Who They Are
A kilometer above sea level, Cortijada Los Gázquez lies in a valley of almond and pine high in the mountains of Andalucia, an out-of-the-way destination for creatively minded travelers. In the heart of the Parque Natural Sierra Maria-Los Velez, this eco-chic guesthouse and 50-acre farm is situated in a place of extreme natural beauty, profound peace, and tranquility, and an awe-inspiring wilderness, in one of Spain’s most dramatic alpine deserts.
Five old farm houses, a cortijada, have been converted into a single beautiful space. On the one hand, it respects the simple vernacular architecture; on the other hand, a crisp eye for detail makes the place seem stunningly modern.
What They Are Doing
One of Cortijada Los Gázquez’s biggest aims is to bring local people back to their communities, back to the land, and back from the cities. Without a population, mountain villages like those of Andalucia are doomed.
The nearby village – a pueblo blanco – has a population of 2,000, almost all of whom are over the age of 75. Their children left long time ago to find work in the cities. With a dwindling populace there is less money to preserve the local history and culture, such as the village’s fantastic Renaissance castle, built as an extension to the original Moorish one. Even the food culture could be lost, along with a knowledge of the land and how to farm it. By simply being here, and drawing tourists, Cortijada Los Gázquez has started to help turn the tide.
Cortijada Los Gázquez’s insistence on buying only locally produced food has already encouraged local suppliers to stock more of their own products. The property is carbon-neutral, using a combination of solar panels, wind mills, and fires to cook and create energy. Rain water is harvested from the roof, waste water is managed and used through a system of reed beds, and a gray-water recovery system is used to irrigate the dry land.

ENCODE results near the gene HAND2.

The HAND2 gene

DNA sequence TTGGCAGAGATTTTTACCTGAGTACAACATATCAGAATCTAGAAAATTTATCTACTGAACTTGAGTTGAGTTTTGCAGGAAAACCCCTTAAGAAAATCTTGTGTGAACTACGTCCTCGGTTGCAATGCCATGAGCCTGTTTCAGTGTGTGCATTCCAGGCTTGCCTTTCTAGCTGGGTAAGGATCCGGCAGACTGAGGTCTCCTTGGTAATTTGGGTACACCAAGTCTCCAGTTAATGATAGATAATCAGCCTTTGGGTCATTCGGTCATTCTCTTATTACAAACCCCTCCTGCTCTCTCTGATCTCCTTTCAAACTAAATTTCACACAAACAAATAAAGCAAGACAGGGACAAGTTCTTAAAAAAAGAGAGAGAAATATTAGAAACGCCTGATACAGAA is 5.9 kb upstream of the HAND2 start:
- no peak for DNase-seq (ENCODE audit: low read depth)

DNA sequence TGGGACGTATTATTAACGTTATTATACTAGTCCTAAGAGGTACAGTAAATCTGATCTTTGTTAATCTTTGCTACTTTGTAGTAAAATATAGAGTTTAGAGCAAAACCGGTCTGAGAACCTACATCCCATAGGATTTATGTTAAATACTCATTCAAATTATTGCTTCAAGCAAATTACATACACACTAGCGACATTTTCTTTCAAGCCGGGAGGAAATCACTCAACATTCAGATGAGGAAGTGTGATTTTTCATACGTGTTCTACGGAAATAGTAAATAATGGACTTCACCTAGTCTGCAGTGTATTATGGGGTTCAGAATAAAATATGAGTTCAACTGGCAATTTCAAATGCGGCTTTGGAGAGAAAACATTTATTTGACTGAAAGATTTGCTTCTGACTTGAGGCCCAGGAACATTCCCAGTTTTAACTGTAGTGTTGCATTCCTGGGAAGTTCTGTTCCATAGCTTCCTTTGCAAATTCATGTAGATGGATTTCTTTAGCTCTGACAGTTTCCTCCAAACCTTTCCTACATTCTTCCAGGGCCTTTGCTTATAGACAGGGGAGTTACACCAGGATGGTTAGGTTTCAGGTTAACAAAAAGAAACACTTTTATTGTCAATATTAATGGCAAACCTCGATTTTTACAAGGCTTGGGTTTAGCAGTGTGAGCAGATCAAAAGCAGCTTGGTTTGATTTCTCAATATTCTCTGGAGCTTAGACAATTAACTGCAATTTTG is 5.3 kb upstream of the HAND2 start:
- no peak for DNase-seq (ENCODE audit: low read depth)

These initiatives, coupled with those of others, are part of a loose scheme that is gaining momentum to draw cultural and sustainable tourism back to the area. The derelict Franciscan monastery is being converted into a cultural center which, among other things, will house a music department from the University of Almería. On the nearby alto plano the local government is installing wind turbines. New skills are being taught, such as very good quality organic wine production.
Cortijada Los Gázquez also believes that artists and their creative practice can give voice to the multiple issues surrounding the issues of global warming and human ecology. That is why it also serves as an artist’s retreat, and Joya is a residency for artists who work in transition culture. They are invited from around the world to come here to continue their creative practice and contribute to the debate surrounding the environment. Artists have sole use of a studio and 20 hectares of land for up to two weeks. In return they have to open their studio to Cortijada Los Gázquez’s ‘creative guests’ and talk with them about the issues that concern their work and their experiences as professional artists.
In an upcoming residency, Joya: Espacio, Cortijada Los Gázquez will let its land be used to create a space for the expression of landscape and environmental art. The art in itself must be transient and environmental. The aim is for the space to become a showcase for the expression of a creative concept to the issues surrounding the environmental debate and for the artists who apply and take up a residency here.